Creation myth of Chinese

Pangu

Portrait of Pangu

In this creation myth, the universe began as a chaotic soup without any structure. In this universe lay a black egg that housed a gargantuan being known as Pangu – a hairy giant with two horns and two tusks.

The giant Pangu is believed to have slept in the egg for more than 18,000 years. All the while that Pangu slept, the universe was kept in perfect balance – i.e. equal amounts of darkness (yin) and light (yang).

Upon waking up from his deep sleep, Pangu proceeded to escape from the egg. By so doing, he broke the force that kept the universe in perfect balance. The top half of the egg shell, which represented yang, turned into the sky; while the bottom half, which represented yin, became the earth.

Standing in the broken shell, Pangu started to push the top part of shell farther away in order to keep yin and yang apart. As he pushes the sky up, he is believed to have grown taller – about ten feet. Aiding him in this task were four celestial creatures – the Qilin, the Phoenix, the Dragon, and the Turtle.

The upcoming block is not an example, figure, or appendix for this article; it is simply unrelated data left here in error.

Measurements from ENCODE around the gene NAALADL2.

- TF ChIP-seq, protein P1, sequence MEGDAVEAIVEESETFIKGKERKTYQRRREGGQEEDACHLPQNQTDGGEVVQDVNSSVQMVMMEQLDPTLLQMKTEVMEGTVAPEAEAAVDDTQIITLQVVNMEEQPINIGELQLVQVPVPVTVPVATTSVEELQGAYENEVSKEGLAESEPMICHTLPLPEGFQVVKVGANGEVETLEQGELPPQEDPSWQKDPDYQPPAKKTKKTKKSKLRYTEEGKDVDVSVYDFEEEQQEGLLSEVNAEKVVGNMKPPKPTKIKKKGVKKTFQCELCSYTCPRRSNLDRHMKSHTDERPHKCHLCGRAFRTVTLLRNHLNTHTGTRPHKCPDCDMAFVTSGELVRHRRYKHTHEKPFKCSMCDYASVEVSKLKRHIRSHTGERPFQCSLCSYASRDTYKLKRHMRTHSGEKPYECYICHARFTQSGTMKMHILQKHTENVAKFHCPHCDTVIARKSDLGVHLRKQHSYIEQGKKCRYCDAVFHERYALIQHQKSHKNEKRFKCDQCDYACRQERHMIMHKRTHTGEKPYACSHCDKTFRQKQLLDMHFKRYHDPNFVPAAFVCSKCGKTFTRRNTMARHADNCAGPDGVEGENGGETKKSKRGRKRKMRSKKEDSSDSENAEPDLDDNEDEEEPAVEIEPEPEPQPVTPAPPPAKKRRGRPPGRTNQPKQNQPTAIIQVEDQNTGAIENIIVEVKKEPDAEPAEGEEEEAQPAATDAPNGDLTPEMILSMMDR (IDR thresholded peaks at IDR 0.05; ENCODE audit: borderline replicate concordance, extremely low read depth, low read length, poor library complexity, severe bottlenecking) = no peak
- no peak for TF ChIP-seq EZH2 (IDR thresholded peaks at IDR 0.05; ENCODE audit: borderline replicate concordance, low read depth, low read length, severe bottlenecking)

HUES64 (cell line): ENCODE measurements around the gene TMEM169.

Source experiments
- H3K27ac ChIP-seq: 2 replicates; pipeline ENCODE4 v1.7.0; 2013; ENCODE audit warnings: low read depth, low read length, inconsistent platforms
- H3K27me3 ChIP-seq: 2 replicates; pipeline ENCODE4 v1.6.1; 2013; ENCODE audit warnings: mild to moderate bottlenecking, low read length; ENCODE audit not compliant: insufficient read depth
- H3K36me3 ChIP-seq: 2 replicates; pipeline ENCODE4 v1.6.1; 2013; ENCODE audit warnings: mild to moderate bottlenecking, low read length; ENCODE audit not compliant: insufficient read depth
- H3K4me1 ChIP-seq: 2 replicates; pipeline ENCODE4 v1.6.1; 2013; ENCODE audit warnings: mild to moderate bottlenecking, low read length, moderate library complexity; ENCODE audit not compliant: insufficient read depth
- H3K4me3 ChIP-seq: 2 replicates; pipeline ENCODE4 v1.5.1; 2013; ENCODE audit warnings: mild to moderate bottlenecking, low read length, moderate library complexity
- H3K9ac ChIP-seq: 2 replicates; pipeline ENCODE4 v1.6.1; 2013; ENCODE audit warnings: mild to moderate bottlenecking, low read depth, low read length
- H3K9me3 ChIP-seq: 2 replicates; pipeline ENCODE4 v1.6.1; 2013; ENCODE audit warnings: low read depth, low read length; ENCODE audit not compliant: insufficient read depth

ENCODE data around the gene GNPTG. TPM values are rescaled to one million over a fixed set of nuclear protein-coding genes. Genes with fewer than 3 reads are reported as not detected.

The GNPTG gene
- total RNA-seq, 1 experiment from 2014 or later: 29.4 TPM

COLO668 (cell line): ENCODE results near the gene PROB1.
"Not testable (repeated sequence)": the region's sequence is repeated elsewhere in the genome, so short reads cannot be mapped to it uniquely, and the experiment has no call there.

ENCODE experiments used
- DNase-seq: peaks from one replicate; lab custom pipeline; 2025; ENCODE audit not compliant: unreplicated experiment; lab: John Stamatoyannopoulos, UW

He would do this for close to 18,000 years before dying. Pangu’s body fell to the earth and turned into several earthly things. For example:

  • His breath turned into the wind and clouds;
  • His eyes became the sun and the moon;
  • Pangu’s limbs and head turned into the mountains;
  • His muscles turned into the fertile land;
  • Pangu’s thick facial hair became the stars and the galaxy;
  • And his voice became thunder.
  • From the parasites that feasted on his body came forth the first human beings.

Did you know: The Daoist Xu Zheng is generally recognized as the first person to record the creation myth of Pangu?